Global Medical Data

Sunday, Nov 28, 2021

4 Detached Retina Symptoms that Indicate a Serious Eye Problem

4 Detached Retina Symptoms that Indicate a Serious Eye Problem

Knowing these detached retina symptoms could save your vision. Learn about the diagnosis, treatment, and causes of this serious eye issue.

You’re minding your own business when, seemingly out of nowhere, you start to see tons of small, dark spots and squiggly lines floating across your field of vision. What gives?

You’ve likely had eye floaters before, but this looks different. It could be a symptom of a detached or detaching retina, and you should see your eye doctor ASAP to find out what is going on, says Julia Haller, MD, ophthalmologist in chief of Wills Eye Hospital in Philadelphia.

What is a detached retina?


A retinal detachment can occur when your retina (the light-sensitive layer of tissue in the back of your eye) breaks away from its normal position. When your retina detaches, it is cut off from its oxygen and nutrient supply, leading to the death of the tissue.

“It can cause permanent vision loss if you don’t seek care right away,” Dr. Haller says.

Detached retina symptoms


Often, a retinal tear precedes full-on detachment, and catching it at this stage is the better scenario, Dr. Haller says. Getting ahead of a retinal detachment starts with knowing the four symptoms that can indicate a serious eye problem, including:
Specks, blobs, and lines in your field of vision

As you get older, you may see floaters, which are actually small clumps of fiber or protein inside your eye’s vitreous humor. Your vitreous humor is the gel that fills the space between the lens and retina of your eye, and it shrinks as you age, causing floaters.

“Retinal detachment is different,” Dr. Haller says. “This would be an abrupt onset of a significant number of new floaters.”

Flashing lights


A torn or detached retina may also cause flashes of light to appear in one or both eyes.

“These may look like fireworks going off in your eyes,” says Purnima Patel, MD, a clinical spokesperson for the American Academy of Ophthalmology and an assistant professor of ophthalmology at Emory University in Atlanta.

Curtains and shadows


As your retina starts to detach, you may see a dark shadow or curtain on the sides or in the middle of your field of vision. “This occurs because fluid goes underneath the tear,” Dr. Haller says. You may notice a darkening of your side or peripheral vision, she says.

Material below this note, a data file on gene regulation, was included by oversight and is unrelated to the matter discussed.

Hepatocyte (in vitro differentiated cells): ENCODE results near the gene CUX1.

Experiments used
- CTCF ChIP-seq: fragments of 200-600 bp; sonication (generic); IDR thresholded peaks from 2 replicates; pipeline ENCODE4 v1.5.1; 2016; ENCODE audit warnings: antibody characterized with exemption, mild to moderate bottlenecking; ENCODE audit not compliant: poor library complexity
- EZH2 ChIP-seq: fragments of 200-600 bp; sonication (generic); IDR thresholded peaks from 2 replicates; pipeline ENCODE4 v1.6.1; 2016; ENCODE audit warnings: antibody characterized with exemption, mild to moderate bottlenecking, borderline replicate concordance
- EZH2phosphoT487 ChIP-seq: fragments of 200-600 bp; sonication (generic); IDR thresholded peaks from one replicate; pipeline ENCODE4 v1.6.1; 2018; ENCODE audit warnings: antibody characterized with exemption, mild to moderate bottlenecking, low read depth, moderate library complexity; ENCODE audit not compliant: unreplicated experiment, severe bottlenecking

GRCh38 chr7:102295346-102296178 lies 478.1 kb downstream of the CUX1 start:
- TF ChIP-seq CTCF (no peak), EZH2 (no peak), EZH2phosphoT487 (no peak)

Blurry vision


Your retina sends visual signals to the brain via the optic nerve. When detachment occurs, vision may be blurry, Dr. Patel says.

There is no pain with a detached retina, Dr. Haller says, but if you notice symptoms that do suggest your retina may be torn or detached, time is of the essence. “The longer it stays detached, the worse your vision will be,” she says.

Understanding your risk for detached retina


About one in 10,000 people experience a retinal detachment each year.

Some people are at greater risk for a detached retina, according to the National Eye Institute.

Risks include:

previous cataracts, glaucoma, or another type of eye surgery
advancing age
trauma to the eye
family history of retinal detachment
diabetic eye disease, a silent sign of diabetes
extreme nearsightedness
other eye diseases
long eyes (“If you have longer than average eyes, your retina becomes stretched, so it is more prone to tears and holes,” Dr. Patel explains.)

Diagnosing detached retinas


Your eye doctor will perform a dilated eye exam to see if there is a tear or detachment. To do this, your doctor will use eye drops to dilate or widen your pupil and then look at your retina. Sometimes more imaging tests are necessary for a better view of your retina.

What causes retinal detachment?


There are three types of retinal detachment, according to the National Eye Institute.

Rhegmatogenous retinal detachment


This is the most common type of retinal detachment. It occurs when your retina has a tear or break, and vitreous humor gets behind your retina, pushing it away from the back of your eye.

Exudative retinal detachment


This occurs when too much fluid builds up behind your retina and pushes it away from the back of your eye, causing it to detach. There are no tears or ruptures with this type of detached retina.

Tractional retinal detachment


This may occur if scar tissue on your retina pulls your retina away from the back of your eye.

Retinal detachment treatment


“Laser repair is a treatment option,” Dr. Patel says. If you catch a tear before it becomes a retinal detachment, your doctor can use a laser to seal it. Another treatment, injecting air or gas into your eye, can push your retina back into place, Dr. Patel says. Sometimes surgery is necessary if the retinal detachment is large enough, she says. Surgery involves placing a band around the white part of your eye (the sclera) to push the sides of your eye inward toward your retina so it will reattach.

For another procedure, vitrectomy surgery, your eye doctor crafts small openings in your eye wall to remove most of the vitreous gel.

When to see your doctor


See an eye doctor if you notice any of the four main symptoms of a detached retina: new floaters, flashing lights, curtains or shadows, or blurry vision.

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